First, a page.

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Engineering HR, EN route
Bruno Guillemet (Senior Vice-President – HR, Alstom) lists out the challenges before HR as he laments the academia is just not doing enough, in conversation with Schweta Chaturvedi & Shishir Parasher
Issue Date - 01/07/2012
A graduate from Pantheon-Assas Paris II University, where he earned a DESS in personnel management, Mr. Bruno Guillemet started his career with the Sacilor Group in 1986. He moved on to Danone in 1989, where he managed the HR function. Later, in August 2004, Mr. Guillemet joined Alstom Transport as head of HR and in September 2010, he was appointed as senior vice-president HR, for the Alstom Group.

Q. With such an extensive experience in HR, please tell us some highlights of your career journey.
A. I quit Danone, a profitable firm, after 15 years of my service to join Alstom. My new company had financial issues, which made it stand close to bankruptcy. The switch was in search of adventure and because I found possibility of turning around the business through my ideas.

My first discussion post joining was with the finance department about my next month’s salary, as the company was going through a cash crunch. Alstom went for a restructing and within two years we were able to generate profits and grow.

I have never been a person who frequently switches companies; I will probably be with Alstom till I retire.

Q. How would you describe the HR practices at Alstom and how different are they?

A. We have a strong people management cycle which we consider as an asset to the company. We have more than 90,000 employees and nearly 50,000 managers and our people management practices are uniform across sectors. We believe in equal opportunities, and to me both economic and social factors are important within the organisation.

Q. What challenges do you see at Alstom?
A. The main challenge at Alstom is to have the HR policies in line with the business trends and changes. Over the last two years, there has been a huge change in the business trend and it is the developing countries that have become the major market. For example, two years ago we had 65 per cent of our work orders from the west, specifically the United States and Canada, and 35 per cent from the developing nations. The figures have all changed now. The economy is growing fast and people have to adapt to that. It is a big challenge for the HR to deliver the end product and meet the business expectations.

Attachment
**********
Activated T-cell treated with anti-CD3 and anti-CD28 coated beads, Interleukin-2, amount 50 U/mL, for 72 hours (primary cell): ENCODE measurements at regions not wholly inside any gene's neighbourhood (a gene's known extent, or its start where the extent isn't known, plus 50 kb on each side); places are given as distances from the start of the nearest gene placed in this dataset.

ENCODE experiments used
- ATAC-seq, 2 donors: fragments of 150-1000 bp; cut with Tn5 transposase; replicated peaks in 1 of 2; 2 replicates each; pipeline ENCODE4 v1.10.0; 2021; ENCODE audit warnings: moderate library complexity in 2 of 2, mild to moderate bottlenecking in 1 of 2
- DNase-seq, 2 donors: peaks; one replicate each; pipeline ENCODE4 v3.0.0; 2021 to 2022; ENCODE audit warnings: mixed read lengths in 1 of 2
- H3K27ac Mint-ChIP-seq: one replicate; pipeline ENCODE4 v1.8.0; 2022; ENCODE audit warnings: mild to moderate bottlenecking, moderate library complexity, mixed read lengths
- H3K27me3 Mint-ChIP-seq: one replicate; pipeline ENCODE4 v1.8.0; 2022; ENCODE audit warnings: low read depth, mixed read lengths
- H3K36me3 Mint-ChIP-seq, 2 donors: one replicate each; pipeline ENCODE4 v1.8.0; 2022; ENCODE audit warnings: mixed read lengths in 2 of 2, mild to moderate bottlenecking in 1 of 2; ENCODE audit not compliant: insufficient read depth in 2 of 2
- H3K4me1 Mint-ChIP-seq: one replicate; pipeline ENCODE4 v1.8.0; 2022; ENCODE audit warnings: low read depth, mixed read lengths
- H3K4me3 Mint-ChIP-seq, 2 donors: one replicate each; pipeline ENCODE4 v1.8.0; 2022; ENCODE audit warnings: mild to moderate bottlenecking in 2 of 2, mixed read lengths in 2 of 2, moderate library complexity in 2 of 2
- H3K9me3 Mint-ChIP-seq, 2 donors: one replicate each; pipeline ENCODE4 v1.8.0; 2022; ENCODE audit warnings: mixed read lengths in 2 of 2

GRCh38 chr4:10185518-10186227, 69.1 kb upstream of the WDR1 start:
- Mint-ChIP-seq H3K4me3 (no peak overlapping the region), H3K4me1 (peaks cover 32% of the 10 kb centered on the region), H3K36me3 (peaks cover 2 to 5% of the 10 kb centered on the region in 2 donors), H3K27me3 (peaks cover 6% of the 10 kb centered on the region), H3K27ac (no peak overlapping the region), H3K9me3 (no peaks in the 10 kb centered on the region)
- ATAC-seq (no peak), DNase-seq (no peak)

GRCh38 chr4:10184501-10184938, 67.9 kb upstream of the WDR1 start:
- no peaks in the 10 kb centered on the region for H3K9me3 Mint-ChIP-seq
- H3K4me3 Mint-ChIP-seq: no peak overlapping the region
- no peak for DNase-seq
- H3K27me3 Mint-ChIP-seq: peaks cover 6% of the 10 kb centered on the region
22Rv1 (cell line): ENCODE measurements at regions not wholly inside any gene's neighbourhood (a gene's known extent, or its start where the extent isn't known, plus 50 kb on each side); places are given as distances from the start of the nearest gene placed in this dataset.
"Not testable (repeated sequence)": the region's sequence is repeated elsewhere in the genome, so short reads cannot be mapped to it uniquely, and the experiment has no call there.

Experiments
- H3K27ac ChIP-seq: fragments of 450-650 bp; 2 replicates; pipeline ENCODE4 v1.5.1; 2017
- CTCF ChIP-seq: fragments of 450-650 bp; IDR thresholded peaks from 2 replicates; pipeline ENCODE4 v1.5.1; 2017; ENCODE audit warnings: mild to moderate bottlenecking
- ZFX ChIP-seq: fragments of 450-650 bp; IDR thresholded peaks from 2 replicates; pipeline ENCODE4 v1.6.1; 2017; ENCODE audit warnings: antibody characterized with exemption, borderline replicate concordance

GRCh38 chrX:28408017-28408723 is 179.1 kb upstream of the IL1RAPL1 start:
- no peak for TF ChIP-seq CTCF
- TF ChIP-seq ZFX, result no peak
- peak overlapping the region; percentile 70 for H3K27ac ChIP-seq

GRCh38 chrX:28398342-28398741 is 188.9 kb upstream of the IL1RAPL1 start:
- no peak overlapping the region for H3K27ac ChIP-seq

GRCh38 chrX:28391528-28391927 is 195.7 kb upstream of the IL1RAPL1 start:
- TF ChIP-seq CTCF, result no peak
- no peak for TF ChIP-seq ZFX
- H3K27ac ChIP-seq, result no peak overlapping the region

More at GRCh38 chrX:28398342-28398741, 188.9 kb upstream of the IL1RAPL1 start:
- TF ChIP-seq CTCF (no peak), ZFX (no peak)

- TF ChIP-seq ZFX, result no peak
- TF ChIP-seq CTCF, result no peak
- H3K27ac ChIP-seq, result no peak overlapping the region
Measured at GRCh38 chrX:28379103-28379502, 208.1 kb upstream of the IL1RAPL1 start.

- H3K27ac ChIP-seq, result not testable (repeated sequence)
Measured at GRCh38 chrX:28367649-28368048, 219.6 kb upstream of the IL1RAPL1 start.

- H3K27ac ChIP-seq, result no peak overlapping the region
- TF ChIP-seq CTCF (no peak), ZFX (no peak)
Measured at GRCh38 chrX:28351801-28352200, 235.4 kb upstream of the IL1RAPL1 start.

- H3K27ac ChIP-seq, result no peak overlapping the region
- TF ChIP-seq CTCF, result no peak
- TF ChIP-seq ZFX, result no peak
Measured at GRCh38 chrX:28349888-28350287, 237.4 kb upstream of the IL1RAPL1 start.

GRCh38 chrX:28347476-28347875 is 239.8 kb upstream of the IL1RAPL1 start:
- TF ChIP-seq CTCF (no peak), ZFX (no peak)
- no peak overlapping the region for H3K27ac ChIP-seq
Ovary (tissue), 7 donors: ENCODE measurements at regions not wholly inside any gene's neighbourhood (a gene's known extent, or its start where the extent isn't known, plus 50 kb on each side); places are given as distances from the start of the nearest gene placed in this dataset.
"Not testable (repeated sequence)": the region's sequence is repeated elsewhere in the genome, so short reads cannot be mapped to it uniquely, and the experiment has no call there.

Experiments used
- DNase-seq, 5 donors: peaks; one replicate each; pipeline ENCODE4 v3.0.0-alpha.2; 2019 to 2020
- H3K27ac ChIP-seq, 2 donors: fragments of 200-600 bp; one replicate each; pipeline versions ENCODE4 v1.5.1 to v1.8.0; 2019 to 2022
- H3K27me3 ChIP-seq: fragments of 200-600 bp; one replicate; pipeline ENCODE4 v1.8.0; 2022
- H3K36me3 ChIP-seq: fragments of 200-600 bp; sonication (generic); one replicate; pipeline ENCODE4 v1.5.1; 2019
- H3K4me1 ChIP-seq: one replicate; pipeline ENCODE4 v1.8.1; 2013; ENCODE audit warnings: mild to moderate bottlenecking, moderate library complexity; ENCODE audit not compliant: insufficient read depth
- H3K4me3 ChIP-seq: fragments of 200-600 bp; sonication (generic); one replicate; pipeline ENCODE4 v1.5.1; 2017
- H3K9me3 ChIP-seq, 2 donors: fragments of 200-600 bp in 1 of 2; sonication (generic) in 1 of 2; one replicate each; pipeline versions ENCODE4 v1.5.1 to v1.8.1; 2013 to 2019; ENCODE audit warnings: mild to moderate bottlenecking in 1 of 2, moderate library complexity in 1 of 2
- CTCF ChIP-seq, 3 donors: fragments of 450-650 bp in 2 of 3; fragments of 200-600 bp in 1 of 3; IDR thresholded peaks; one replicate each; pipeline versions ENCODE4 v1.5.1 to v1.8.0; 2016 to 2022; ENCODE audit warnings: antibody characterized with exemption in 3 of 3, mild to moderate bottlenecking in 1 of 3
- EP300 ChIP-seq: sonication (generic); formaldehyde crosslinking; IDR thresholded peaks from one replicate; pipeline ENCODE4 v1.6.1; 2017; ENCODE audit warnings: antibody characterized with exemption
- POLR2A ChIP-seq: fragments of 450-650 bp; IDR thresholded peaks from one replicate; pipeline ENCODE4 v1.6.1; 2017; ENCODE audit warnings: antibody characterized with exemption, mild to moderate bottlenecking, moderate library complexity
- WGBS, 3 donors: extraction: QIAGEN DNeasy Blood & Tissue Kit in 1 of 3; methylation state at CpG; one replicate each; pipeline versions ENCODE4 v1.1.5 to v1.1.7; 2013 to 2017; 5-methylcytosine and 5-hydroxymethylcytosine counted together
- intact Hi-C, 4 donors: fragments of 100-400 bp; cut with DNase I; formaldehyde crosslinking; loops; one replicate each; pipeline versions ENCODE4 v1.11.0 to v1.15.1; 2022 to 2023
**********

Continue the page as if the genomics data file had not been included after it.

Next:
Q. How do you see skill shortage, as unemployment today is a huge challenge before nations? How can skill development be a probable area of opportunities for the unemployed youth?
A. We used to be a manufacturing company, but now we are into engineering too. We are mainly doing projects, assembling and engineering. The engineer population that we are targeting at is the one that, despite the economic crisis we have in Europe, is very difficult to attract. Like in Germany, we need thousands of engineers, hence we need to explore other ways.

As our business is also moving from Europe to other nations, we are trying to target other countries. We look forward to maintaining good relationships with prime universities in India to meet the demand for good engineers.

Q. Is academia preparing the youth for directly being consumed by organisations or there still exists a gap?
A. The gap still exists. The industry still prefers two to three years of experience. We face difficulty in balancing the workforce needs with business requirements. Our HR policies is not about short-term or long-term performance but focuses on medium-term performance.

We focus on developing people within our organisation by giving them a good career path through sectors, countries, values and numerous experiences.

Q. How is the local talent here?
A. In India, if we talk about engineering institutes, they have a traditional way of education. The course curriculum has not changed as it should have. The pressure is to identify good candidates, as manufacturing and core engineering are not the best places engineers want to work today. Once on board, they need to be developed. Even students from best engineering institutes cannot instantly deliver.

Q. Considering Indians are high on EQ, do you believe that foreign firms in India need to tweek their HR policies?
A. The ‘human factor’ remains the same globally and there needs to be an adaptation of the policies to suit the Indian needs. The good thing is that organisations today are favouring policies that are globally accepted. As HR professionals, we are supposed to share the vision and value of the company.

Q. What do you see in a candidate when you recruit?
A. Engineers should have the capacity to think out of the box. I pay much attention on supporting engineers with intelligence and emotional intelligence so as to drive the company through all areas and not just the brain.
Schweta Chaturvedi & Shishir Parasher           

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